Besides taking doctors to task, Gawande also spends time talking about retirement and nursing homes, and how the development of palliative care and hospice has greatly improved the quality of life for people in their last months.

Even if we don’t have any dire illness, what is clear is that in our last years or months we will need the help of someone else to get through each day, whether this help comes from family, live-in help, an assisted living facility, or hospice. Most of us don’t face the nuts and bolts of dying until we’re forced to, and then we have to make snap decisions out of panic or fear, and we may not make the better choice.

Nursing homes are moving away from hospital-like maintenance of people where everyone eats, sleeps, and takes pills at the same time (which was an improvement on the warehousing of the poor houses) to where people have privacy, community with others in a relaxed setting, and the right to decide when they want to get up, eat, and go to bed. 

I’m a supporter of palliative care and hospice because my father benefited from both. When he could no longer take care of himself at home after mom died, he let us move him into an assisted living facility where he had his own room. He had time to wrap his life up and finish his projects. When it was time to enter hospice care, he didn’t fight us. Having been a doctor, he understood that he fit the criteria, and hospice provided enough medication to keep his pain at bay. 

When you’re in hospice, medical treatments aimed at curing a disease end and the focus shifts to keeping you comfortable so that you can still do some of the things you enjoy. Not surprisingly, hospice patients with the same diagnosis as patients who continue with surgery and experimental medical treatments tend to live longer and be happier.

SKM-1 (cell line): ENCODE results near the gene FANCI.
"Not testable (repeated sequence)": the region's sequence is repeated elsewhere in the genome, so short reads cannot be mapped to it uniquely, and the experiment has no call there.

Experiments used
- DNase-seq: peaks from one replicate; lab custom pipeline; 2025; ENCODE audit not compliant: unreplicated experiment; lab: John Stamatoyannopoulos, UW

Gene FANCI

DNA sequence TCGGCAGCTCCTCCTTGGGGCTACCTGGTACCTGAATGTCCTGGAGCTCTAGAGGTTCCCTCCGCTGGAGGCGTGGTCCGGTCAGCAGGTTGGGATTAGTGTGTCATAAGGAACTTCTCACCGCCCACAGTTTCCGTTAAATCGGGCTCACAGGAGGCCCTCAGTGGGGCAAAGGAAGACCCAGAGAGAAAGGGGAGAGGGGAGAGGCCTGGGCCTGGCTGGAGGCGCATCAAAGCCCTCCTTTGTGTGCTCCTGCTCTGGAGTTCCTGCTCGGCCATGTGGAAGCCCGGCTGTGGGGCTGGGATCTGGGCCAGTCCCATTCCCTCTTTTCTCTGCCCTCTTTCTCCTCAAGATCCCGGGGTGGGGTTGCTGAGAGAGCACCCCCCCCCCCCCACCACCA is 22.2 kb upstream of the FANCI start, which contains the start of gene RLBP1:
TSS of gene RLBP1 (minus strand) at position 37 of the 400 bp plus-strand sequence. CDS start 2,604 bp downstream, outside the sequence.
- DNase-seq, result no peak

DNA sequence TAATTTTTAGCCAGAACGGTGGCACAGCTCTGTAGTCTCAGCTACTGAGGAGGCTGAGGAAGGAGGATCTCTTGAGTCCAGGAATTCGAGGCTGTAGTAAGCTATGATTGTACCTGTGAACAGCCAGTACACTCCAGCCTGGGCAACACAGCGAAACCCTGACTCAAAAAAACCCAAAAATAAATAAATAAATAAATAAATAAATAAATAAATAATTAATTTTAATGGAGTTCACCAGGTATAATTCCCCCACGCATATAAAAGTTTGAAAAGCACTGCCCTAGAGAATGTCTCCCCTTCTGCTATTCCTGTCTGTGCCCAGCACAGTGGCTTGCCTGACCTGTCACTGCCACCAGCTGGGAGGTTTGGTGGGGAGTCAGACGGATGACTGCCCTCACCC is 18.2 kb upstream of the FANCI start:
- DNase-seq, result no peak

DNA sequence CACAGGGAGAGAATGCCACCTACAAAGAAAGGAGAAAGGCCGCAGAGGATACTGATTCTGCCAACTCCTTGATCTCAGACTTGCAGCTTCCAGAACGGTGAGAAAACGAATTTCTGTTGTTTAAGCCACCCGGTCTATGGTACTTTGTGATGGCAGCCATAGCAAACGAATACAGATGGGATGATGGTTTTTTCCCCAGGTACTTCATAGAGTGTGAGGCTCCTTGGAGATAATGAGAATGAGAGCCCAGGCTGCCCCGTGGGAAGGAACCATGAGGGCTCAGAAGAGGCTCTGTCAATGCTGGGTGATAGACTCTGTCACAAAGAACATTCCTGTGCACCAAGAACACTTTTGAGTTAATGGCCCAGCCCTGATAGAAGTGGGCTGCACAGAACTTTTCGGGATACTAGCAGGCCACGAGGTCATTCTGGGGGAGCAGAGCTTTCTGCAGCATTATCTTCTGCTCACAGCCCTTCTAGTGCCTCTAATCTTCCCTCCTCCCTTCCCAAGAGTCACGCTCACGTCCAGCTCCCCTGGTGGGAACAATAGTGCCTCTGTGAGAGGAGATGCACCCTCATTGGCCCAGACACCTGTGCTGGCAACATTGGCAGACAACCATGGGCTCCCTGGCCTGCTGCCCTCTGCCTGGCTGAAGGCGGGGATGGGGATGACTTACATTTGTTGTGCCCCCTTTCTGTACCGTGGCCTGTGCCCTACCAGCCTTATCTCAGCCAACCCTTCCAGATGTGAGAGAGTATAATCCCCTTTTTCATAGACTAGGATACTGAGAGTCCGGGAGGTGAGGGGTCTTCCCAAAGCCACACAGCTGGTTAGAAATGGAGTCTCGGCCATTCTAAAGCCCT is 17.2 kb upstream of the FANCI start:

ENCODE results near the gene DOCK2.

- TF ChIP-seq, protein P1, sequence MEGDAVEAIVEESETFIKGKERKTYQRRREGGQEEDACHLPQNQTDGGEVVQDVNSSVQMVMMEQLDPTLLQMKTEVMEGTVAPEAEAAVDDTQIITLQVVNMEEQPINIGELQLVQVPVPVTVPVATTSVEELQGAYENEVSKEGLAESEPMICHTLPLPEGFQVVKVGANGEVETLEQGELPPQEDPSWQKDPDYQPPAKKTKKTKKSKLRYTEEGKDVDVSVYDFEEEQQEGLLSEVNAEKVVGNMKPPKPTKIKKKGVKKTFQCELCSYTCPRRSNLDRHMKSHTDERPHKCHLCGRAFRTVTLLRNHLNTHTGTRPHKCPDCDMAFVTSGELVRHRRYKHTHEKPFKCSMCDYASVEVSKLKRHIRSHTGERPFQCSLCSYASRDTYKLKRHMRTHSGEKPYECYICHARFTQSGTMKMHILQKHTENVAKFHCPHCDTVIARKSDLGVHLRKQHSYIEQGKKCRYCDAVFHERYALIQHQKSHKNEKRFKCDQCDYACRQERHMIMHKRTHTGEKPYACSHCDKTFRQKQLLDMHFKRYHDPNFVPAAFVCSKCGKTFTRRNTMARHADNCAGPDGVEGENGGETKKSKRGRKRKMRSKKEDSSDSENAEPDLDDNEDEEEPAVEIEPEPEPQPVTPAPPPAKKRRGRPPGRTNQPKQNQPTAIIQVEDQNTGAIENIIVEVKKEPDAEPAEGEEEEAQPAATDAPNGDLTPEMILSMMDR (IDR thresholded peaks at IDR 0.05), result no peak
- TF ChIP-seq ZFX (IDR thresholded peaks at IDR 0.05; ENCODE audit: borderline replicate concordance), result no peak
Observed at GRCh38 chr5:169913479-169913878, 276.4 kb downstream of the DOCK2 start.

After a lifetime of making our own decisions, we’re reluctant to give this up when we get old. Already so much has been taken away — friends and spouses who’ve died, the physical ability to play our favorite sports, mow the lawn, chop wood, and the mental clarity to drive a car safely. We want to keep the right to make the decisions about what happens to us. But first we have to know what the choices are, and we need doctors who are willing to sit down with us and discuss.

On Grieving (you knew I’d get around to this)

We think the heroic battle ends when someone dies, because for months there has been a flurry of physical activity as everyone worked to keep the person alive—family, doctors, ambulances, ER, ICU, and hospitals. Then the rushing stops, we bury our loved ones, and,after a short period of time, we’re expected to return to normal life. 

Except that this is when the heroic battle of grief begins, and we are fighting to survive. We enter a place like mountainous Mordor, in Tolkien’s Middle Earth, where Sauron’s armies and powerful forces come out of nowhere and batter us around. And because this is a battle that is fought inside, it’s hard for people to see how difficult and long our struggle is. Unless they sit down with us and listen.